This is the largest of the site’s mounds. Although the original shape of Mound 6 is not easily visible today, it once had two tiers, or levels, with flat tops. The lowest level is now largely buried below the modern ground surface. Archaeologists think that this mound may also have originally had a dome-shaped mound on its top. Farmers probably removed it in the historic era so they could plant crops there. Today, the mound is 13 feet tall and 312 feet in diameter.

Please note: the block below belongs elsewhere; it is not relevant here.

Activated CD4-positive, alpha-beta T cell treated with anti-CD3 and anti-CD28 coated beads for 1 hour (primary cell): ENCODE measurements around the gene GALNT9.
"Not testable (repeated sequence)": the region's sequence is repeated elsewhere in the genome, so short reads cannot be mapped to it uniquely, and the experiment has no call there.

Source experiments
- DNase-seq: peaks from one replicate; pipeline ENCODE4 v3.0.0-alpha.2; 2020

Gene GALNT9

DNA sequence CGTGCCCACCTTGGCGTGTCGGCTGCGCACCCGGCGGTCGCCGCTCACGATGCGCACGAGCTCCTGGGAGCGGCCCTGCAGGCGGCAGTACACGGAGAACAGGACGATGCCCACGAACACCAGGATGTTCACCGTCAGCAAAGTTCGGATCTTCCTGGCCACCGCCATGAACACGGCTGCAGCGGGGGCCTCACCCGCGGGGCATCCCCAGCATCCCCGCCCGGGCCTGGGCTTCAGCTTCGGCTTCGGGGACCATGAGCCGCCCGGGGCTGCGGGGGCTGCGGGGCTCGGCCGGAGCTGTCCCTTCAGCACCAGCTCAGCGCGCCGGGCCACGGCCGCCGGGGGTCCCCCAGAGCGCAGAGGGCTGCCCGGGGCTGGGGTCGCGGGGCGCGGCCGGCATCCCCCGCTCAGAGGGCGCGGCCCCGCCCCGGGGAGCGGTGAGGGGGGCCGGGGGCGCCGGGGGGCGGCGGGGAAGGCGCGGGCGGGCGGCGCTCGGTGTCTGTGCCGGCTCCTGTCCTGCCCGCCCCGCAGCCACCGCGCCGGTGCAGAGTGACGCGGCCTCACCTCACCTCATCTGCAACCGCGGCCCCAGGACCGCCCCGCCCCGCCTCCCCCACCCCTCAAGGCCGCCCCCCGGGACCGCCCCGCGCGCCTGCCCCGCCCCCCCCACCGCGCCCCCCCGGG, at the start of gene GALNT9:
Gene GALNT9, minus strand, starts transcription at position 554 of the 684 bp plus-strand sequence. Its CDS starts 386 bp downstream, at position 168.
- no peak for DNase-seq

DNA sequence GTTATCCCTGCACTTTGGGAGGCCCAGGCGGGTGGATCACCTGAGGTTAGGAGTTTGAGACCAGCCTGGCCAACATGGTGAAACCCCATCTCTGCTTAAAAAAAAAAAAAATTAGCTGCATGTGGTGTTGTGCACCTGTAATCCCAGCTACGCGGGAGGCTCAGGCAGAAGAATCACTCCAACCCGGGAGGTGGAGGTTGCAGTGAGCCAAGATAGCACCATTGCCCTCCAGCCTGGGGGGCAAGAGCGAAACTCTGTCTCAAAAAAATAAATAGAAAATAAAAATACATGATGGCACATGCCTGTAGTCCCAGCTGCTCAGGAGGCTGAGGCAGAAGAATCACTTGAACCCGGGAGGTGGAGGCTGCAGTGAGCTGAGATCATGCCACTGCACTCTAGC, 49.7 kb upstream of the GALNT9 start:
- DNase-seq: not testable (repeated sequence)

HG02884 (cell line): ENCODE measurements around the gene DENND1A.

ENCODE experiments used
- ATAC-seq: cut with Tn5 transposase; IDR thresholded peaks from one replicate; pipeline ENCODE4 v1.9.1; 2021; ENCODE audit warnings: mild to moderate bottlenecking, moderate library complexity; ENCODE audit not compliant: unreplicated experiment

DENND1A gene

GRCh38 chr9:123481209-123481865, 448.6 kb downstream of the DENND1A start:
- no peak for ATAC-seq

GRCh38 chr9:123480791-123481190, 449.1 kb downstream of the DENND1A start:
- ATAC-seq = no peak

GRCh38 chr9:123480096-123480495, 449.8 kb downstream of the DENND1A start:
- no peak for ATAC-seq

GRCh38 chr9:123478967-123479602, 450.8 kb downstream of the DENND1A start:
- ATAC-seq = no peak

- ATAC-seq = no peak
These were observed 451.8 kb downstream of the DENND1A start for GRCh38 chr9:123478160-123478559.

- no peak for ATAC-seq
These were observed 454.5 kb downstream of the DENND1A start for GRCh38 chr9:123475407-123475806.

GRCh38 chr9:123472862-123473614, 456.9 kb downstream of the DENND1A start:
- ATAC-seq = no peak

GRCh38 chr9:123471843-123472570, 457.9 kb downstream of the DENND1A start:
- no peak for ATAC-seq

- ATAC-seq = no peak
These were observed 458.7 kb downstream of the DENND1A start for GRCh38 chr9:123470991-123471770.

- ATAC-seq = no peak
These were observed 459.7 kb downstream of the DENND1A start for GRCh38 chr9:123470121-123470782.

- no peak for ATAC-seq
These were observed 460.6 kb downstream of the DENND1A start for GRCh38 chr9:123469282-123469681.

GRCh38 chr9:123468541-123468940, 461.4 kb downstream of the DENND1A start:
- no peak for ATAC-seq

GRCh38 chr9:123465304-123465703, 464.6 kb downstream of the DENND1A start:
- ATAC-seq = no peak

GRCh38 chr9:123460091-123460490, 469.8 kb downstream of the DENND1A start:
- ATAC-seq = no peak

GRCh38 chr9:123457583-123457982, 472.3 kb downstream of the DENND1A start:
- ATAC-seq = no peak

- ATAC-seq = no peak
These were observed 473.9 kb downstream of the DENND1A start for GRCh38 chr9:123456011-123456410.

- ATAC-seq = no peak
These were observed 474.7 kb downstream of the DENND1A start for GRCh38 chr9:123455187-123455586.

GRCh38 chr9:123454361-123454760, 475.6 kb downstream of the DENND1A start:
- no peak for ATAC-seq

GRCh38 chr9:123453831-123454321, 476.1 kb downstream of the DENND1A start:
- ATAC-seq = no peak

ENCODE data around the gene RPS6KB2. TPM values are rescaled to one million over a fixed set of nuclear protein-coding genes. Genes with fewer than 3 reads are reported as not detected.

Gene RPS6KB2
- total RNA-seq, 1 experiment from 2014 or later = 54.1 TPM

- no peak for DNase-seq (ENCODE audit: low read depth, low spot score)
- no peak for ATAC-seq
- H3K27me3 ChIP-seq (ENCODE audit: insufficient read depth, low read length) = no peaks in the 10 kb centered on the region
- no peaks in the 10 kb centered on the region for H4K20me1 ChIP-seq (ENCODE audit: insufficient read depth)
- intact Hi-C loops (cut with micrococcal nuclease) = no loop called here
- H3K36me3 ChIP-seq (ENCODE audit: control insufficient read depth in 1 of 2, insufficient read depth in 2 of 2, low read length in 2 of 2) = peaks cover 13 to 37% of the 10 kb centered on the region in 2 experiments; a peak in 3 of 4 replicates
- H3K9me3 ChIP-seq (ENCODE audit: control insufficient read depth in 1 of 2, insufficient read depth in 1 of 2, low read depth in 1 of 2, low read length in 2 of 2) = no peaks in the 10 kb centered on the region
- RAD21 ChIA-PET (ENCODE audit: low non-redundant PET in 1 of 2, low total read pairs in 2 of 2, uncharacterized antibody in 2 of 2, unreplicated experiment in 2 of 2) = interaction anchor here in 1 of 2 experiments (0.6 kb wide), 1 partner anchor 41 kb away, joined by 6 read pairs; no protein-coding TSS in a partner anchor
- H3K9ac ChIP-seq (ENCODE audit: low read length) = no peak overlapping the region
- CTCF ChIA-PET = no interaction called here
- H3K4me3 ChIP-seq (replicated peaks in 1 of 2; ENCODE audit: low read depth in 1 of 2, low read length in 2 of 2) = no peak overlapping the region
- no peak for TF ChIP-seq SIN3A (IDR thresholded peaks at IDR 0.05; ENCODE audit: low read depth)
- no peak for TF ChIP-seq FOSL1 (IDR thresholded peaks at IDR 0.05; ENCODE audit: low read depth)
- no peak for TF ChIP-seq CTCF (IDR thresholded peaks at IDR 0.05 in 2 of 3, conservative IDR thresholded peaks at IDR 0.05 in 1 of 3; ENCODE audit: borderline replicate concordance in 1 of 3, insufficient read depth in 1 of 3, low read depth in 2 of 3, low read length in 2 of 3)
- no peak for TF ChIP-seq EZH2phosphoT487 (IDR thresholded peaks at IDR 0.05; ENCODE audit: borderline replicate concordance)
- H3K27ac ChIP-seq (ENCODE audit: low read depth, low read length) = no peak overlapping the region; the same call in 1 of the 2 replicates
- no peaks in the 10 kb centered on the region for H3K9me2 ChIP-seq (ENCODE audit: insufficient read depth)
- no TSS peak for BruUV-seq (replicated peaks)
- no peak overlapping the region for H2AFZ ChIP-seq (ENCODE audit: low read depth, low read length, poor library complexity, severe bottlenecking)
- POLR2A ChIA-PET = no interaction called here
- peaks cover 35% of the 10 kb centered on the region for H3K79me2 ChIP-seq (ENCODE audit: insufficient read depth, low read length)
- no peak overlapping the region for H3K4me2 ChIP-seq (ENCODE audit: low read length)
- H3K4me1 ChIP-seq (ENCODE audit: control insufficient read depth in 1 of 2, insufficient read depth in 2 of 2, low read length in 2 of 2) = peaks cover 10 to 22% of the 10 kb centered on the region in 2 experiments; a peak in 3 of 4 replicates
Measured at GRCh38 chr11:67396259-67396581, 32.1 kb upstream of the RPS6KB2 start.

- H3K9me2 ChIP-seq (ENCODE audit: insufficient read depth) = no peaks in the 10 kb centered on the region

This mound stands out because of how people made it. They built it using mixed soils, except for the mound’s outer layer, which is mainly yellow clay. The kind of soil people used to make the mounds clearly mattered a lot. The use of clayey dirt would have helped the mound keep its shape and resist erosion. What the different
colored soils meant is open to debate. Native Americans built this mound and Mound 2 in a line parallel to the edge of the bluff on which the site sits.
(Above) Archaeologists making a map of Mound 6.
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